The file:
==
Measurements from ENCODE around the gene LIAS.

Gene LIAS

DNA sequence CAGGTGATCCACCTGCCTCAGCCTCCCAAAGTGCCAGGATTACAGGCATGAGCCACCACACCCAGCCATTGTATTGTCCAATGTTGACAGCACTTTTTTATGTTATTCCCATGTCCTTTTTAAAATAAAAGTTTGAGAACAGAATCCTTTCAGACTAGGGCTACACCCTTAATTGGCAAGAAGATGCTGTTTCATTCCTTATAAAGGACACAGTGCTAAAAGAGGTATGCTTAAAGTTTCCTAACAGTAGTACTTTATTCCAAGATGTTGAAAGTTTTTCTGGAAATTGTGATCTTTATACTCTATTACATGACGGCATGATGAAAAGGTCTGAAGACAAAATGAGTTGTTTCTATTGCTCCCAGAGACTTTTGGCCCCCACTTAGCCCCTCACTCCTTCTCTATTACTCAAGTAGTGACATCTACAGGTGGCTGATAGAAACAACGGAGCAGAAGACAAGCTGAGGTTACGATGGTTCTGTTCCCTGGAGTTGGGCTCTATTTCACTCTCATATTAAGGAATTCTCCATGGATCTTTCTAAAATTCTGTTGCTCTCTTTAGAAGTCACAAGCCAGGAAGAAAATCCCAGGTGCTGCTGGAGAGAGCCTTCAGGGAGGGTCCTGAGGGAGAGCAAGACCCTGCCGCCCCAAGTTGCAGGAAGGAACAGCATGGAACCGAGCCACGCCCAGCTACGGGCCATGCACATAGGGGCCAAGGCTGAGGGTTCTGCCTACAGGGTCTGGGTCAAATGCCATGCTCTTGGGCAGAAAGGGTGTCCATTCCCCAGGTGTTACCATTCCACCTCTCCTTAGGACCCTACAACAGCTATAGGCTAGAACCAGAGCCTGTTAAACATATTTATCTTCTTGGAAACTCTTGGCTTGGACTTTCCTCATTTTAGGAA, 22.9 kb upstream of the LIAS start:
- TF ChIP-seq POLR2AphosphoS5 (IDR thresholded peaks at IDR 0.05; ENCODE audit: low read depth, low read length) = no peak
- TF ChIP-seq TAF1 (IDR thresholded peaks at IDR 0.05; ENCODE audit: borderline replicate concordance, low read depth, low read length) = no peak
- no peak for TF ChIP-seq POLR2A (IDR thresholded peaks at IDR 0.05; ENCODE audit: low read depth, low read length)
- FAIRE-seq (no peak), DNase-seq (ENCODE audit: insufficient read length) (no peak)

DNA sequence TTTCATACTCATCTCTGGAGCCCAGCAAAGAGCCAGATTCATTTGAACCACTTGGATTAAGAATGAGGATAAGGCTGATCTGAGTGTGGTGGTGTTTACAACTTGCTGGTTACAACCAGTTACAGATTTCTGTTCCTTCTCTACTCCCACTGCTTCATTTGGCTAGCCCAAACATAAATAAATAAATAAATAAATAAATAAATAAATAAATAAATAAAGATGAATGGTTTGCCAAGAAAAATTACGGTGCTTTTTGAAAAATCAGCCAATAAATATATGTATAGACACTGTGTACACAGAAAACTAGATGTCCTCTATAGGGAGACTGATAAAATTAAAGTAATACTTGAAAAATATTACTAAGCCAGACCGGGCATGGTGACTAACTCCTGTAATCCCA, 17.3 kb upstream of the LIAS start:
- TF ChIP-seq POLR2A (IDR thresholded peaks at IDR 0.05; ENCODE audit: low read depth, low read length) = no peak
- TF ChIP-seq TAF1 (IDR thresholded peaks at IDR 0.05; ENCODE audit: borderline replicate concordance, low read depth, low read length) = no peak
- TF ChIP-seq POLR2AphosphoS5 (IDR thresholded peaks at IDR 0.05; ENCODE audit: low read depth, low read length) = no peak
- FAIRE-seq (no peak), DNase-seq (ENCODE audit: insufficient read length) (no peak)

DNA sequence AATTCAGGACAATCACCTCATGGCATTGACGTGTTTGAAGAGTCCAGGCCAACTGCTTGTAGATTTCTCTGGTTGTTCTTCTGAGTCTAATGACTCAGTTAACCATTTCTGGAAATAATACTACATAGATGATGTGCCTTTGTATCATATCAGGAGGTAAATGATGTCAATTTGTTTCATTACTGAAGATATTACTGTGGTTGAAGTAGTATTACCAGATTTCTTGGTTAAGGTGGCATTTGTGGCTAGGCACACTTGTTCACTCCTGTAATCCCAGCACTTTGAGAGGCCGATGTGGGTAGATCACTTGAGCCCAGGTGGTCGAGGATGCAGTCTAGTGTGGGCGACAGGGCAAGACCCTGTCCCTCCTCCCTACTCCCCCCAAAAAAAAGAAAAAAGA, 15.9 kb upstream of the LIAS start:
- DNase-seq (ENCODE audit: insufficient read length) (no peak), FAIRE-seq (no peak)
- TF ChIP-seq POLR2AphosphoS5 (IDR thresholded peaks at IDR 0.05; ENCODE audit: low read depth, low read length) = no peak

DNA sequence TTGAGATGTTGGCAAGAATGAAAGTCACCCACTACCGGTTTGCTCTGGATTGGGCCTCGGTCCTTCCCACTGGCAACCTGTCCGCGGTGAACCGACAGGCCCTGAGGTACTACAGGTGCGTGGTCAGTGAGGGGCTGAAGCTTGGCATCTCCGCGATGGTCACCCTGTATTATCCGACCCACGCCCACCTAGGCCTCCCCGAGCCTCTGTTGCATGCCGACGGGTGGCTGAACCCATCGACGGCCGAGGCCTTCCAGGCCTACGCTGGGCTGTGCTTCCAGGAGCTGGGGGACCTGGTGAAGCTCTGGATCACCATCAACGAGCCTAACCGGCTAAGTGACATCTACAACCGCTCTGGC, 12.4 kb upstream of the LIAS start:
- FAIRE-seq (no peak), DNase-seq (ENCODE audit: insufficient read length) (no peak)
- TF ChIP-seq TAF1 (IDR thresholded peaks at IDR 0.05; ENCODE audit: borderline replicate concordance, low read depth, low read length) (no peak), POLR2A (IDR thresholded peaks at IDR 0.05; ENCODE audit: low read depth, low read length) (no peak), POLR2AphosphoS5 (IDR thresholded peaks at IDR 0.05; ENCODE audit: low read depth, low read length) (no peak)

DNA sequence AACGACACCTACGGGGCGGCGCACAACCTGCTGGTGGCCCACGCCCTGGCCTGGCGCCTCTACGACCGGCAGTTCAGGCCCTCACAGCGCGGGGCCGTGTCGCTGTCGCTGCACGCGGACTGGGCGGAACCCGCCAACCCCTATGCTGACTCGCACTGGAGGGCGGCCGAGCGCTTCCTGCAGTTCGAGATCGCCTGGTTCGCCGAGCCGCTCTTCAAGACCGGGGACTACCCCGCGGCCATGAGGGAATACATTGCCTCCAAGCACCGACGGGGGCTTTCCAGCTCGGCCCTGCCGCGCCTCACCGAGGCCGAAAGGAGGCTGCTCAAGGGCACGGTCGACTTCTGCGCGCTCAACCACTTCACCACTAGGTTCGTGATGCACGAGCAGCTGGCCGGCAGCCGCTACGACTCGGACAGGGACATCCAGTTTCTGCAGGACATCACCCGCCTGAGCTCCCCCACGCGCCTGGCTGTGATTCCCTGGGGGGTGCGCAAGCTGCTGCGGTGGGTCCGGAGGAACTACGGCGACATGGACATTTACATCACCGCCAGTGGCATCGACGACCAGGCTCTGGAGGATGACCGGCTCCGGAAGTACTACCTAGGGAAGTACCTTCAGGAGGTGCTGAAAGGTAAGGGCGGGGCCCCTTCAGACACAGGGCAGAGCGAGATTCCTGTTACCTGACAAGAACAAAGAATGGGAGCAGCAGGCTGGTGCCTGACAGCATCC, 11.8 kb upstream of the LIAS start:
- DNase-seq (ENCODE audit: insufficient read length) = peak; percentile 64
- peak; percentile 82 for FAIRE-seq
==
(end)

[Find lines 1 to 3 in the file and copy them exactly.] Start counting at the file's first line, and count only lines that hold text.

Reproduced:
Measurements from ENCODE around the gene LIAS.

Gene LIAS

DNA sequence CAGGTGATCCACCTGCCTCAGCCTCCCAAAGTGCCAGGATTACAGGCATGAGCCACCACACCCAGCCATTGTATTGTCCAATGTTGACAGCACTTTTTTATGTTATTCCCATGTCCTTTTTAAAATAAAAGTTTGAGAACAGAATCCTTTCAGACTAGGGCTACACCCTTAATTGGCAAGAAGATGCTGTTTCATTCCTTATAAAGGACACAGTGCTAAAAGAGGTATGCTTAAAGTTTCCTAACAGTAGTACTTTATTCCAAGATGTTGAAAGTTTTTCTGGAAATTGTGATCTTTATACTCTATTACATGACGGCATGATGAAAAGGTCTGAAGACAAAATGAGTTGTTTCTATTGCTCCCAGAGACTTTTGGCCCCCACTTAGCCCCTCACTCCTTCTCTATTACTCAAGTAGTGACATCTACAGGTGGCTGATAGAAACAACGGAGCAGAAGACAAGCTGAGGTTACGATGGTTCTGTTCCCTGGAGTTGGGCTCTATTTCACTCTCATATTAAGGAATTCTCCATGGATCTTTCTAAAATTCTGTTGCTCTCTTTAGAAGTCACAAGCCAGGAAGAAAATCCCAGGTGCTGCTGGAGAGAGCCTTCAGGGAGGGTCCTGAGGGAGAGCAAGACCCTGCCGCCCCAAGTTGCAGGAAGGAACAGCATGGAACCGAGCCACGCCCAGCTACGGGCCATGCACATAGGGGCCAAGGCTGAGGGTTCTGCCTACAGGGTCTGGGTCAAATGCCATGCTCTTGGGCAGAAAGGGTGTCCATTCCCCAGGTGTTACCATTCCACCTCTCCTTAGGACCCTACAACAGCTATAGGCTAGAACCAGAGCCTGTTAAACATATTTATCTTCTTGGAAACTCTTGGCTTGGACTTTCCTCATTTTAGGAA, 22.9 kb upstream of the LIAS start: